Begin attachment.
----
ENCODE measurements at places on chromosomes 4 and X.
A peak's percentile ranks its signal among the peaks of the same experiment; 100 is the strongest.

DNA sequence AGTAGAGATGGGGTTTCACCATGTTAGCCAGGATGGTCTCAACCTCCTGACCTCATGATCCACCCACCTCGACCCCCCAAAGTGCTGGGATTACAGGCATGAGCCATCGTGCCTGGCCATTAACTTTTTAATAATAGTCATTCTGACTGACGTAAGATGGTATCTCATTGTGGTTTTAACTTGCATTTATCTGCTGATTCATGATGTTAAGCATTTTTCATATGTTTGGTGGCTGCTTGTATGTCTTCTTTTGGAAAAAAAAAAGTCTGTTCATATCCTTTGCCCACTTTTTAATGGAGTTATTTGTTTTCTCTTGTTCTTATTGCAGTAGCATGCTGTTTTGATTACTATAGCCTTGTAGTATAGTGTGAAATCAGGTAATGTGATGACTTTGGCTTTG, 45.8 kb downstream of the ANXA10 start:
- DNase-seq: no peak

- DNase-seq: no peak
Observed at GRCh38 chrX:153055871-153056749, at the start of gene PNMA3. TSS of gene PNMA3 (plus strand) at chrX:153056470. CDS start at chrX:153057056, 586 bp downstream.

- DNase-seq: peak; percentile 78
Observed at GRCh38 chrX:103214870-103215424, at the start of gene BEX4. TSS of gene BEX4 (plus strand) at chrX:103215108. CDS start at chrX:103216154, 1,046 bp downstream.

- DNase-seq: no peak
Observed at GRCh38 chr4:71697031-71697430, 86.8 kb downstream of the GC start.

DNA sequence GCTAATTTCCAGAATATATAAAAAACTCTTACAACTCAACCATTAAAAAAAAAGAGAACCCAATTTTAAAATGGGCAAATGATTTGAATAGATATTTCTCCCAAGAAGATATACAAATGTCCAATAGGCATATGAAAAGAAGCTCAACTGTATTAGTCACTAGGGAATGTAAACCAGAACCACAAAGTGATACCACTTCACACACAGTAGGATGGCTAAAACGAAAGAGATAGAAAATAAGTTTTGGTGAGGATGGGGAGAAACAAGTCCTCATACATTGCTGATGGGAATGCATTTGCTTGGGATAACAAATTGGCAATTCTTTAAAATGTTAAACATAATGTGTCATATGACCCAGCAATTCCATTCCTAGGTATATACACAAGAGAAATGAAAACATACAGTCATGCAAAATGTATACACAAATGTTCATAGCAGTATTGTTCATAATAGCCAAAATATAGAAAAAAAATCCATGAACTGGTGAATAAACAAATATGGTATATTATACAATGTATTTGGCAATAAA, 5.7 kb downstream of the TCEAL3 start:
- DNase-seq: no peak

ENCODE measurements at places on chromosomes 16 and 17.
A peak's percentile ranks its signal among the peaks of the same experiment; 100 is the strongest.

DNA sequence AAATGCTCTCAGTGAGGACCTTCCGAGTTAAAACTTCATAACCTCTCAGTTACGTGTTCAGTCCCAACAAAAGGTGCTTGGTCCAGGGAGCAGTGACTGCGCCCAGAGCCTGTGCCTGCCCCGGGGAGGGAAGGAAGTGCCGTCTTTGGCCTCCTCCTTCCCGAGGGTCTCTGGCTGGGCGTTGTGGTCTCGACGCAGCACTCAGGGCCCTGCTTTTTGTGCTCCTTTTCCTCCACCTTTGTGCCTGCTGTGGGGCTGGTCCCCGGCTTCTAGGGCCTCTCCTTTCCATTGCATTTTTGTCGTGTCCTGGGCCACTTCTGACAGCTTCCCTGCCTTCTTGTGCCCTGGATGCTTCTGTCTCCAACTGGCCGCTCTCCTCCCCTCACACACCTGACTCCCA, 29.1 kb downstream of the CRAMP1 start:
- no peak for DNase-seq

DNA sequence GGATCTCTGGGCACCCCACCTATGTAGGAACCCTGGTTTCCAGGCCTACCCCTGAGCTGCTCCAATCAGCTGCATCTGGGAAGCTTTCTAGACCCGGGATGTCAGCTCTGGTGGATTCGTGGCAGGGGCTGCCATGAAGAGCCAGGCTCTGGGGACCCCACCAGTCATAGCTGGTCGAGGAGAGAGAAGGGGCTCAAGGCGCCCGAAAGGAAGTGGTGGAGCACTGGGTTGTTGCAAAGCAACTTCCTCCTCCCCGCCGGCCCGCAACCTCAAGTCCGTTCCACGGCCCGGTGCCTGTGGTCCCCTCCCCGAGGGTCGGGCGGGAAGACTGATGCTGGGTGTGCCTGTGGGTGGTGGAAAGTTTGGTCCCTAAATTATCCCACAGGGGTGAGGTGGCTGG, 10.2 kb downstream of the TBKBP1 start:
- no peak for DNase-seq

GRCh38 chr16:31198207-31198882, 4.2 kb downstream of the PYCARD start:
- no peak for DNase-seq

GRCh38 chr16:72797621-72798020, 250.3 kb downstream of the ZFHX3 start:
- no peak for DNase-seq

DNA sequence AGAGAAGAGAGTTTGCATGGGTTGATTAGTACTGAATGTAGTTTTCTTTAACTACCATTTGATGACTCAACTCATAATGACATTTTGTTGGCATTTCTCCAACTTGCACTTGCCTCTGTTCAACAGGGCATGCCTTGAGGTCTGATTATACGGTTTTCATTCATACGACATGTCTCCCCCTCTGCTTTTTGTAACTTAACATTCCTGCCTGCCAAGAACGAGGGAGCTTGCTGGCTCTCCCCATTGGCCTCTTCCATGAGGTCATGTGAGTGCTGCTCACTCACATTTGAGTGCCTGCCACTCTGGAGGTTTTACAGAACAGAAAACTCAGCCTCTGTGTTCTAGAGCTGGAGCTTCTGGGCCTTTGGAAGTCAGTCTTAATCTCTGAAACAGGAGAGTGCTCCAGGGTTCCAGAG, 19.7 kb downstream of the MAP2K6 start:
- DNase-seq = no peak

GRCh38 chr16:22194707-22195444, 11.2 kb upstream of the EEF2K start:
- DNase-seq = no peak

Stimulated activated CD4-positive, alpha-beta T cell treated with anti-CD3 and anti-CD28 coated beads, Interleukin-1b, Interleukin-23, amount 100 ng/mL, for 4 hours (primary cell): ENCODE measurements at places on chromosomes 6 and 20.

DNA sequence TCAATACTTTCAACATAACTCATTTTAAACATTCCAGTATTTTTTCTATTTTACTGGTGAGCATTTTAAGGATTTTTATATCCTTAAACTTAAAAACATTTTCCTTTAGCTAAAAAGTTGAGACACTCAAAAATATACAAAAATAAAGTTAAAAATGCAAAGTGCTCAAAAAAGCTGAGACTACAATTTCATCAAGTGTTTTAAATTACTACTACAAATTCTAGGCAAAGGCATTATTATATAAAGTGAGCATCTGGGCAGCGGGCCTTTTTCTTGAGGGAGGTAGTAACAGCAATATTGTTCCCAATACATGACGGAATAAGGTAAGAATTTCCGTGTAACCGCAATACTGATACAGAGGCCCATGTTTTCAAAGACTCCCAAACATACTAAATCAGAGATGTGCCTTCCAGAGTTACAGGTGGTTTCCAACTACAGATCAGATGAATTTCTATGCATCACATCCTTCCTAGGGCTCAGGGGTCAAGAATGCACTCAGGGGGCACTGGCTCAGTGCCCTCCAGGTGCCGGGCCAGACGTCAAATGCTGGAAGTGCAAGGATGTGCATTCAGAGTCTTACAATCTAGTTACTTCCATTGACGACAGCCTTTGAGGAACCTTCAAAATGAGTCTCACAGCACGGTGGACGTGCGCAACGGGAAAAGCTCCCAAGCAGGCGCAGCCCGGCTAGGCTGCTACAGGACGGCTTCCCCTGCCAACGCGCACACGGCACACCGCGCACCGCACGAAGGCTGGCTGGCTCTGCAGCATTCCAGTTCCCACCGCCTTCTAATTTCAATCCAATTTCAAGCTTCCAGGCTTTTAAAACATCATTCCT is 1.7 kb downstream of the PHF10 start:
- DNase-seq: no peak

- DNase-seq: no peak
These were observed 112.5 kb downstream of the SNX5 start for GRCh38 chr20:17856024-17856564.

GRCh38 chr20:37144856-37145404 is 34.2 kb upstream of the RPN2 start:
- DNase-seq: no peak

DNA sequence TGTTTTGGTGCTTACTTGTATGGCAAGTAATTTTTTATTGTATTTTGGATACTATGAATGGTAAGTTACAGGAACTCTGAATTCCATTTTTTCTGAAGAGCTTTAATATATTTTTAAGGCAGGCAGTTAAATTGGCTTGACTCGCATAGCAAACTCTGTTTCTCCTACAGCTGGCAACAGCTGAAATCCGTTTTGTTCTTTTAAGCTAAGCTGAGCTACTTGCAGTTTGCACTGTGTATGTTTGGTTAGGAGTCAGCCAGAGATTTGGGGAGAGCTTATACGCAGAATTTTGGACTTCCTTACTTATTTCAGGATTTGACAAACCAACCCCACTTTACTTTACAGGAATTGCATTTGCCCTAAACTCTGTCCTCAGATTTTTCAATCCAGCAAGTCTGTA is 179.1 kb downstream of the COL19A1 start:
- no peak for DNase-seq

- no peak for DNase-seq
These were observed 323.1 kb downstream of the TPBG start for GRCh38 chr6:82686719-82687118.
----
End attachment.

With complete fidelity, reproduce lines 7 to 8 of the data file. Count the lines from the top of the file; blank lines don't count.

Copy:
- DNase-seq: peak; percentile 78
Observed at GRCh38 chrX:103214870-103215424, at the start of gene BEX4. TSS of gene BEX4 (plus strand) at chrX:103215108. CDS start at chrX:103216154, 1,046 bp downstream.